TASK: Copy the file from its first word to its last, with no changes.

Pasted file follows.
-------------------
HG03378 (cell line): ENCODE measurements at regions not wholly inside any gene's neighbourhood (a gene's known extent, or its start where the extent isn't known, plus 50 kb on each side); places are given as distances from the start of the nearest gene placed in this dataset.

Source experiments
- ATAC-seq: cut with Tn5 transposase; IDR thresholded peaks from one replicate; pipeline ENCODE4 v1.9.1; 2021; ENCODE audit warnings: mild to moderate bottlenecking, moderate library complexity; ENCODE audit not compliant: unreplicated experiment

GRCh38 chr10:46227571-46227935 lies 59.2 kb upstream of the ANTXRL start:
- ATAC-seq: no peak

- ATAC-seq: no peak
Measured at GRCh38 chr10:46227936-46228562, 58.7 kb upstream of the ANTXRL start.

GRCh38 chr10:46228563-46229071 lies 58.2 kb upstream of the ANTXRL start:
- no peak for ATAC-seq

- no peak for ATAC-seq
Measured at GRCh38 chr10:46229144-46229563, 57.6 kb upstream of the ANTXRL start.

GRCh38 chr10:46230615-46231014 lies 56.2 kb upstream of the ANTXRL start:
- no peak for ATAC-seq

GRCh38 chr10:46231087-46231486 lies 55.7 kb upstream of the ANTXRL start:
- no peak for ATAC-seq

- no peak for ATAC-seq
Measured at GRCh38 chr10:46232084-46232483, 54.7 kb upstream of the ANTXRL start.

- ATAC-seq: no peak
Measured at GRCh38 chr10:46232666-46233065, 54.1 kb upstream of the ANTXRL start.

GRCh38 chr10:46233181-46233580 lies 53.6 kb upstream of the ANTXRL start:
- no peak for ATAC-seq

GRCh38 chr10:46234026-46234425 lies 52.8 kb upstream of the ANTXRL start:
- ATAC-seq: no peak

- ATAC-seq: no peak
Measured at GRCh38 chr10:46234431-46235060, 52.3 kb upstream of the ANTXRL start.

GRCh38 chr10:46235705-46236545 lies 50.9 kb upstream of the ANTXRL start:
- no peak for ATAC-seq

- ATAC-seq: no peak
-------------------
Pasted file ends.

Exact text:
HG03378 (cell line): ENCODE measurements at regions not wholly inside any gene's neighbourhood (a gene's known extent, or its start where the extent isn't known, plus 50 kb on each side); places are given as distances from the start of the nearest gene placed in this dataset.

Source experiments
- ATAC-seq: cut with Tn5 transposase; IDR thresholded peaks from one replicate; pipeline ENCODE4 v1.9.1; 2021; ENCODE audit warnings: mild to moderate bottlenecking, moderate library complexity; ENCODE audit not compliant: unreplicated experiment

GRCh38 chr10:46227571-46227935 lies 59.2 kb upstream of the ANTXRL start:
- ATAC-seq: no peak

- ATAC-seq: no peak
Measured at GRCh38 chr10:46227936-46228562, 58.7 kb upstream of the ANTXRL start.

GRCh38 chr10:46228563-46229071 lies 58.2 kb upstream of the ANTXRL start:
- no peak for ATAC-seq

- no peak for ATAC-seq
Measured at GRCh38 chr10:46229144-46229563, 57.6 kb upstream of the ANTXRL start.

GRCh38 chr10:46230615-46231014 lies 56.2 kb upstream of the ANTXRL start:
- no peak for ATAC-seq

GRCh38 chr10:46231087-46231486 lies 55.7 kb upstream of the ANTXRL start:
- no peak for ATAC-seq

- no peak for ATAC-seq
Measured at GRCh38 chr10:46232084-46232483, 54.7 kb upstream of the ANTXRL start.

- ATAC-seq: no peak
Measured at GRCh38 chr10:46232666-46233065, 54.1 kb upstream of the ANTXRL start.

GRCh38 chr10:46233181-46233580 lies 53.6 kb upstream of the ANTXRL start:
- no peak for ATAC-seq

GRCh38 chr10:46234026-46234425 lies 52.8 kb upstream of the ANTXRL start:
- ATAC-seq: no peak

- ATAC-seq: no peak
Measured at GRCh38 chr10:46234431-46235060, 52.3 kb upstream of the ANTXRL start.

GRCh38 chr10:46235705-46236545 lies 50.9 kb upstream of the ANTXRL start:
- no peak for ATAC-seq

- ATAC-seq: no peak